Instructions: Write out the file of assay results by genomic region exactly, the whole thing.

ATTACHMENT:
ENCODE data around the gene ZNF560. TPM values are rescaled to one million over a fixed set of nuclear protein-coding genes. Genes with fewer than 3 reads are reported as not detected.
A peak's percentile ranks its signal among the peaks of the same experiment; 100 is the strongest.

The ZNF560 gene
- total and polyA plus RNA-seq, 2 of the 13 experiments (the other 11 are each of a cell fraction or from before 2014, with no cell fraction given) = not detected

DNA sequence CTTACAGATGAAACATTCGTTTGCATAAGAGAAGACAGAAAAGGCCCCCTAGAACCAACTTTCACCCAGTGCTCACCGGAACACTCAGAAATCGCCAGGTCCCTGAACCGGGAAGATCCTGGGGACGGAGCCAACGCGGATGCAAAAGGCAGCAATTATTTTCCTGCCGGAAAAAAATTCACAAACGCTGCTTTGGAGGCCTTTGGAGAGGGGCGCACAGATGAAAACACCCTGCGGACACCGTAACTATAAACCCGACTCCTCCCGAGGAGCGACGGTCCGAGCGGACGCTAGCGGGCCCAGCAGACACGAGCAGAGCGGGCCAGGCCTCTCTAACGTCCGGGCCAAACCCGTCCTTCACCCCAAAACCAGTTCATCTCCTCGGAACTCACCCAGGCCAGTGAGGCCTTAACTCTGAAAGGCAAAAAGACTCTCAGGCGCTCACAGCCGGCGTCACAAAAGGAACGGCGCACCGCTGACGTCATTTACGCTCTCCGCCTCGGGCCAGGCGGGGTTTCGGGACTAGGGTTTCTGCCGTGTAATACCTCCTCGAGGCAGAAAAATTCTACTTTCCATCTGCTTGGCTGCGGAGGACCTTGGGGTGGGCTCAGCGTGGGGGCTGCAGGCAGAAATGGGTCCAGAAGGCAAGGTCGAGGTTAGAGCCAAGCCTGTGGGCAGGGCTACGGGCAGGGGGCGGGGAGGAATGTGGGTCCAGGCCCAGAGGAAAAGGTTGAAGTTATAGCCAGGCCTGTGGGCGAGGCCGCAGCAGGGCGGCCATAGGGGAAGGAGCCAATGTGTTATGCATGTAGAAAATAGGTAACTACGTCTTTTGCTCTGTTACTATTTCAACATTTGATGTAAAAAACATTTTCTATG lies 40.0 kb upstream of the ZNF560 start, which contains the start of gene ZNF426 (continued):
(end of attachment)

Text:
ENCODE data around the gene ZNF560. TPM values are rescaled to one million over a fixed set of nuclear protein-coding genes. Genes with fewer than 3 reads are reported as not detected.
A peak's percentile ranks its signal among the peaks of the same experiment; 100 is the strongest.

The ZNF560 gene
- total and polyA plus RNA-seq, 2 of the 13 experiments (the other 11 are each of a cell fraction or from before 2014, with no cell fraction given) = not detected

DNA sequence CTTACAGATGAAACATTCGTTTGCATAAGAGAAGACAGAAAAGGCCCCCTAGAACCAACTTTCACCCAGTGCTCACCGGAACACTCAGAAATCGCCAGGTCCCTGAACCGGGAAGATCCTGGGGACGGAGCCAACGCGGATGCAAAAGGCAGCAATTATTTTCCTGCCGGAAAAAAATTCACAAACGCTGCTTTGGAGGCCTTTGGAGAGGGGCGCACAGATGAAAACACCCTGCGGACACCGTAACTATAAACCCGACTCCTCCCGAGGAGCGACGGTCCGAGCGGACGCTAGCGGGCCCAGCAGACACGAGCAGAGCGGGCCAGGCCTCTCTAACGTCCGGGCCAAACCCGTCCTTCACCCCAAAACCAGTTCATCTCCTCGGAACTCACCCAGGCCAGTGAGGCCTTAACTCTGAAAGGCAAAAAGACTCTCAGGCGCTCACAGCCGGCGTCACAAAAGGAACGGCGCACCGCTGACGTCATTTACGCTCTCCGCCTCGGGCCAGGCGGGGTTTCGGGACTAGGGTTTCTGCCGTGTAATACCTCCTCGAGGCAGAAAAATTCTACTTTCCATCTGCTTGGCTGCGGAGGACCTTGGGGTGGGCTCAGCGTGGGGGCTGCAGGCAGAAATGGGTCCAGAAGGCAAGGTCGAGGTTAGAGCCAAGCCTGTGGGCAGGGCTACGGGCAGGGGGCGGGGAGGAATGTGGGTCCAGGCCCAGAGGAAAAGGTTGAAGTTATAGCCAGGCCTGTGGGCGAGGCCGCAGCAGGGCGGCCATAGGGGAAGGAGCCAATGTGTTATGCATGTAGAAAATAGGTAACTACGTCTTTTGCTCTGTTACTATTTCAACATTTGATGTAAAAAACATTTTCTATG lies 40.0 kb upstream of the ZNF560 start, which contains the start of gene ZNF426 (continued):